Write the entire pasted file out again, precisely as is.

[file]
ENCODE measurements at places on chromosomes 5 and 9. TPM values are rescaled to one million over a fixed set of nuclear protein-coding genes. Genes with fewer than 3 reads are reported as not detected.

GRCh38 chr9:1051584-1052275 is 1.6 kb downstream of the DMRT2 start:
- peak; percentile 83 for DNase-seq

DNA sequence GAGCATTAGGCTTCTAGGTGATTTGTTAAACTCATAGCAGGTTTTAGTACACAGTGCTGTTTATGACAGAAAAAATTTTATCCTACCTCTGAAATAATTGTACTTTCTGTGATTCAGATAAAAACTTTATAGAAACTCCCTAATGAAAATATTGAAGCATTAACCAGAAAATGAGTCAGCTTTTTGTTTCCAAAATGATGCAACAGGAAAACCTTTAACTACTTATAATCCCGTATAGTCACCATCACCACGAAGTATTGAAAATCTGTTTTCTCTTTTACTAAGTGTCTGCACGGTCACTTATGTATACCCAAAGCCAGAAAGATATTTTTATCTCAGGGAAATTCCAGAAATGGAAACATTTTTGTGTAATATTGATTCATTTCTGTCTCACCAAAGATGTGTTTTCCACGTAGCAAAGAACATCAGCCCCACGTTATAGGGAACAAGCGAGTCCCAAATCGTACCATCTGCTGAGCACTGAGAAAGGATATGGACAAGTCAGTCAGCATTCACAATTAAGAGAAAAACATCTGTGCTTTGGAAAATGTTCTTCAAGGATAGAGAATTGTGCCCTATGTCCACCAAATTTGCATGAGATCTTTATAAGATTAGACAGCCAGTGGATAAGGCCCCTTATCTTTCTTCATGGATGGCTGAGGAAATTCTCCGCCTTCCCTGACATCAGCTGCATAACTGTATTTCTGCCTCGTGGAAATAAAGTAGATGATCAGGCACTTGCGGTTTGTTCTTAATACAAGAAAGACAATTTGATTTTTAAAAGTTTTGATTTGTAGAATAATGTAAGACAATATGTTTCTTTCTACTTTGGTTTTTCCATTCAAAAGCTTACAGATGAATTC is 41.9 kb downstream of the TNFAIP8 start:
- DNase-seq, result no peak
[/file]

ENCODE measurements at places on chromosomes 5 and 9. TPM values are rescaled to one million over a fixed set of nuclear protein-coding genes. Genes with fewer than 3 reads are reported as not detected.

GRCh38 chr9:1051584-1052275 is 1.6 kb downstream of the DMRT2 start:
- peak; percentile 83 for DNase-seq

DNA sequence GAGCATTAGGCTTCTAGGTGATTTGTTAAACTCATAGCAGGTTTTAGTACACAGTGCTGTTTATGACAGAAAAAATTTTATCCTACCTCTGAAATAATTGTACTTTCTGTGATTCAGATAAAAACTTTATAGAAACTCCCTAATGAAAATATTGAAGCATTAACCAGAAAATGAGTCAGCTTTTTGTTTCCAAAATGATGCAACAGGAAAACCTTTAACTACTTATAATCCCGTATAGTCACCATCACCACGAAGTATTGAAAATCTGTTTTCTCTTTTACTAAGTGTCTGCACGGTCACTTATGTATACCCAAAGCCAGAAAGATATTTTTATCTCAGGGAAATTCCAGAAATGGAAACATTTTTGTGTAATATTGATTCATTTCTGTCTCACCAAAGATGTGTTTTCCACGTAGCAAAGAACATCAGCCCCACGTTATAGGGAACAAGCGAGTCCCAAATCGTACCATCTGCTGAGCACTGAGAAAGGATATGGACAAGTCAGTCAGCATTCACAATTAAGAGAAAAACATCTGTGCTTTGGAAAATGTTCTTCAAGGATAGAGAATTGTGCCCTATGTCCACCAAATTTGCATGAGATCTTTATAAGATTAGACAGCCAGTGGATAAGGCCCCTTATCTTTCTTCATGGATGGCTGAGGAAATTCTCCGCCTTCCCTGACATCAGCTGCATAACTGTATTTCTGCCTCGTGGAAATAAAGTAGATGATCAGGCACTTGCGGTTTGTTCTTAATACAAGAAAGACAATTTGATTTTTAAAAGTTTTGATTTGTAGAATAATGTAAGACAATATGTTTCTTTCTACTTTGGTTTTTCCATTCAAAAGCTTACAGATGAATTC is 41.9 kb downstream of the TNFAIP8 start:
- DNase-seq, result no peak